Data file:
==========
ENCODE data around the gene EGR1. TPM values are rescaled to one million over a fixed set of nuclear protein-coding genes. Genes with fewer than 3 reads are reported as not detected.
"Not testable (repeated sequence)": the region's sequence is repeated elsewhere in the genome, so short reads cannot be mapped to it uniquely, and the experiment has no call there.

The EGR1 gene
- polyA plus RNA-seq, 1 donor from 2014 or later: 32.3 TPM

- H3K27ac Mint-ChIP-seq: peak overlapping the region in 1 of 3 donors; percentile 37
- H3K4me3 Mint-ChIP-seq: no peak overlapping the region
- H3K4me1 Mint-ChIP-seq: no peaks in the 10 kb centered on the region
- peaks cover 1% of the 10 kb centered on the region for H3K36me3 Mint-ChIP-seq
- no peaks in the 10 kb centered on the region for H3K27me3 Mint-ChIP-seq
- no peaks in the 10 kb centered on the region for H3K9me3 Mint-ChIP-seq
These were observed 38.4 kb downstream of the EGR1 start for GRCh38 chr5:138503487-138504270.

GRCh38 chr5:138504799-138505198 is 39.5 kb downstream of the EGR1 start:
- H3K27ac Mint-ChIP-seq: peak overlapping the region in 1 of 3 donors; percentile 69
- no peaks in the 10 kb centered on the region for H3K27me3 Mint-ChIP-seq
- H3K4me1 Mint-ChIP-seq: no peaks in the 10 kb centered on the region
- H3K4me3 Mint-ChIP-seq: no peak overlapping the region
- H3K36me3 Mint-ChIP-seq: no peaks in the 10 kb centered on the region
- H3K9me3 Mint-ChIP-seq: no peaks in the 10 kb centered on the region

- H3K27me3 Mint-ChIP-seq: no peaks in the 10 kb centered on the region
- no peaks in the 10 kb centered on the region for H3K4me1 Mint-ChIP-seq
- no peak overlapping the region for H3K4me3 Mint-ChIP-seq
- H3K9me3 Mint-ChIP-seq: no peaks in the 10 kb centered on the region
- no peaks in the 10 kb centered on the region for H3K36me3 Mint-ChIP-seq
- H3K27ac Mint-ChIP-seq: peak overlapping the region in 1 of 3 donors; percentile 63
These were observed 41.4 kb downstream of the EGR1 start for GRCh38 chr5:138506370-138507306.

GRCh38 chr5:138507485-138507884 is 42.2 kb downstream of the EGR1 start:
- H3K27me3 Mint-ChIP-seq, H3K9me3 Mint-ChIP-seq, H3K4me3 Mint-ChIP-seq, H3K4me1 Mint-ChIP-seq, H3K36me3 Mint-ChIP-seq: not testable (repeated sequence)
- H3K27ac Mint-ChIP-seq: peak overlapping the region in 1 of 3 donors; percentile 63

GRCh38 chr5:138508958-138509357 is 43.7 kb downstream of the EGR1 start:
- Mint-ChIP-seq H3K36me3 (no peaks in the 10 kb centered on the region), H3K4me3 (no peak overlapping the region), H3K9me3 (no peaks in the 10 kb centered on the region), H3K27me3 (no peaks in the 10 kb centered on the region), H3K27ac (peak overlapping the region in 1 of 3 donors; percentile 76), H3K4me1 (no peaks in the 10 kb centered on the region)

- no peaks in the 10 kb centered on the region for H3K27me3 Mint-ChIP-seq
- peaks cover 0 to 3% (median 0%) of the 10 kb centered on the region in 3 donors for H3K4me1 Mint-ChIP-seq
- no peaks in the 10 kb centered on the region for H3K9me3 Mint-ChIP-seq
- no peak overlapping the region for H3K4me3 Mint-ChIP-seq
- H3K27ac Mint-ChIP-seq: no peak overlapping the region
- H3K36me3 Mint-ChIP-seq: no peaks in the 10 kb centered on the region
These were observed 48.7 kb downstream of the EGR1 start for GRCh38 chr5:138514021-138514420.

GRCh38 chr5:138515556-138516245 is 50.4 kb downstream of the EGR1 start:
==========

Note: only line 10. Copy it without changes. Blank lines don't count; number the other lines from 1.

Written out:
- no peaks in the 10 kb centered on the region for H3K9me3 Mint-ChIP-seq